Further to my 'Two studies' where I challenged Vietnamese radicals with Indo-European words, it was very tempting for me to compare Vietnamese radicals versus Hebrew. Obviously, it could be considered a silly idea to challenge two languages classified at two extreme edges:
- On the one end, Vietnamese is a mono-syllabic language with tonal vowels; it is also closely linked to written Chinese ideograms, however completely abandoned for centuries;
- On the other end, Hebrew is a Semitic language 'without' vowels...
In these conditions, I really did not expect to find analogies. But, surprisingly:
* Some radicals are obviously quasi identical to the Hebrew word;
* Some intonations are really similar;
* Moreover, grammatical and syntactical structures are amazingly close.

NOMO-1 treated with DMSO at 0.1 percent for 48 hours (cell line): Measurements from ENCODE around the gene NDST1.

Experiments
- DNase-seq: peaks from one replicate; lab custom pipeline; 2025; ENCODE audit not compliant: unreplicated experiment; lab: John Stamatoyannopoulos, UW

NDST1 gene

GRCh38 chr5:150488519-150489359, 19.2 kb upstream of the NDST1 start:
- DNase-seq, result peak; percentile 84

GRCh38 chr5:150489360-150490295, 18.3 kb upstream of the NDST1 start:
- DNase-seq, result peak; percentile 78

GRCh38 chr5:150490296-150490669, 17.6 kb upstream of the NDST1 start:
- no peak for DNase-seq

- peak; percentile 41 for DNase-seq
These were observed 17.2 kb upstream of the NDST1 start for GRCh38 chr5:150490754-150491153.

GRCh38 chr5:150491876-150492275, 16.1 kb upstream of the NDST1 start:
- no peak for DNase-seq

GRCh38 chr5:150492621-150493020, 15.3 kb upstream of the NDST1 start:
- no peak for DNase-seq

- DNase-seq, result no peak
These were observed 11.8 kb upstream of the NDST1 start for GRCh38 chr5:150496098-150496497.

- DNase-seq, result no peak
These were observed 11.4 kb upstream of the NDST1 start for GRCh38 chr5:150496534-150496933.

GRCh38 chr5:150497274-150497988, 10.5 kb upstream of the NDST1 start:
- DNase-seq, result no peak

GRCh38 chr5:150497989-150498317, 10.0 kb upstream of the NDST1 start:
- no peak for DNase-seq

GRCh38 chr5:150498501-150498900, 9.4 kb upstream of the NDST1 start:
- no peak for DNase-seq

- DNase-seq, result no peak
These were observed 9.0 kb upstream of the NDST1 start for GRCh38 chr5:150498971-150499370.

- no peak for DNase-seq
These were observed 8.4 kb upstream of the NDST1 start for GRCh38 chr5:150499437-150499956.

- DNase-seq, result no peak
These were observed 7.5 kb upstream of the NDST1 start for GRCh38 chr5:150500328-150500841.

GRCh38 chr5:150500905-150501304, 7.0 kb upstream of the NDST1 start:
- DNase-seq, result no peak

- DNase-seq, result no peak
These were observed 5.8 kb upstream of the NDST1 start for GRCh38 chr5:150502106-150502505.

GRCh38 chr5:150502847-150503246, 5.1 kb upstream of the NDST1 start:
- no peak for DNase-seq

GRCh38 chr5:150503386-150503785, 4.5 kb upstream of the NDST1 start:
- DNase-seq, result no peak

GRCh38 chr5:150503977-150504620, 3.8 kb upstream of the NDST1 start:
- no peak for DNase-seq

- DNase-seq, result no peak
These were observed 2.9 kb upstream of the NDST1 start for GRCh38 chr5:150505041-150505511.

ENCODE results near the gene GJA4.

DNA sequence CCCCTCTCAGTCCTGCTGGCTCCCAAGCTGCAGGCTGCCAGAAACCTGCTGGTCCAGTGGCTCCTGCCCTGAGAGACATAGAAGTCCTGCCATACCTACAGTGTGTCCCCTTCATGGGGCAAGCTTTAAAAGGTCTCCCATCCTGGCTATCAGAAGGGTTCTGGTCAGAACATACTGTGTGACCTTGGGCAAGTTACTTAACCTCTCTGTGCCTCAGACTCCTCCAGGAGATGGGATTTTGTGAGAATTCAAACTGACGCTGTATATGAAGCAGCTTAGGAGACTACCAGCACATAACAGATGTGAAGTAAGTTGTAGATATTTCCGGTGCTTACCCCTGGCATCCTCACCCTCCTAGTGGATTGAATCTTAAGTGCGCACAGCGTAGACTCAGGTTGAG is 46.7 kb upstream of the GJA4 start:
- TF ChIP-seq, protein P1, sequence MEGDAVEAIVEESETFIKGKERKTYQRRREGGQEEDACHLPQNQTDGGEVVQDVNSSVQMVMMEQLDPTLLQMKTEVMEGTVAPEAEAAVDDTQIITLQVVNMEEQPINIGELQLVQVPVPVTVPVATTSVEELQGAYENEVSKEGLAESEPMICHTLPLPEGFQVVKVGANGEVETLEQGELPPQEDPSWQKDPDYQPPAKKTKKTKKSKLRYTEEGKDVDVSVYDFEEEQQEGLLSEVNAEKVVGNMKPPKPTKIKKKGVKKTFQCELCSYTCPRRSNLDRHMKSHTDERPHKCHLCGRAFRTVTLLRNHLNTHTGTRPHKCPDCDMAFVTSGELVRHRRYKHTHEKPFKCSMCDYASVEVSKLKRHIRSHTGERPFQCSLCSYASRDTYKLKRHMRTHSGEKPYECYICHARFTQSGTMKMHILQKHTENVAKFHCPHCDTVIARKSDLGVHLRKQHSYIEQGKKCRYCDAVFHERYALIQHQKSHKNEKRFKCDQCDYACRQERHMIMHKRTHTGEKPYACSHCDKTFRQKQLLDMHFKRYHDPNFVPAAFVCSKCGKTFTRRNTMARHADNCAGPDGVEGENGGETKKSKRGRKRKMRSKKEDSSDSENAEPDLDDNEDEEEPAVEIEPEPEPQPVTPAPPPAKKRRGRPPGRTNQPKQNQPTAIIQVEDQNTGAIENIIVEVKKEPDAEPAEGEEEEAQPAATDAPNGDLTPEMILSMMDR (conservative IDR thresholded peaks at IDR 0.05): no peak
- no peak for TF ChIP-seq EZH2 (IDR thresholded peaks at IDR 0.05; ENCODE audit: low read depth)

These elements could be simple coincidences, unless Vietnamese is not originally a monosyllabic language and unless there had been contacts between Vietnamese and Hebrews. But, historically there are no traces at all of such inter-relations and there are no Jewish communities settled in Vietnam before the French colonization!
The most plausible explanation is probably with the dispersion of Israelite in Asia, as some of them reached China and the surrounding regions.
But, there are no traces of such settlements in the local history, unless the Muslim merchants who settled on the Vietnamese coasts, the ancestors of a tiny ethnic minority were Jews converted to Islam. But, nobody has yet studied the influences of this ethnic tiny minority on the Vietnamese language. But this point is out of my domain of investigation.
For the moment, my main objective is to present the multiple analogies between the two languages, as explained above.
Of course, the phonetic issues play a negative role in this initiative as Vietnamese could be classified as a vowel-based language with 12 basic vowels, 6 accentuated tones plus diphthongs; while Hebrew is a consonantal language. However, the parallelisms I discovered are so troubling that I’ve decided to publish.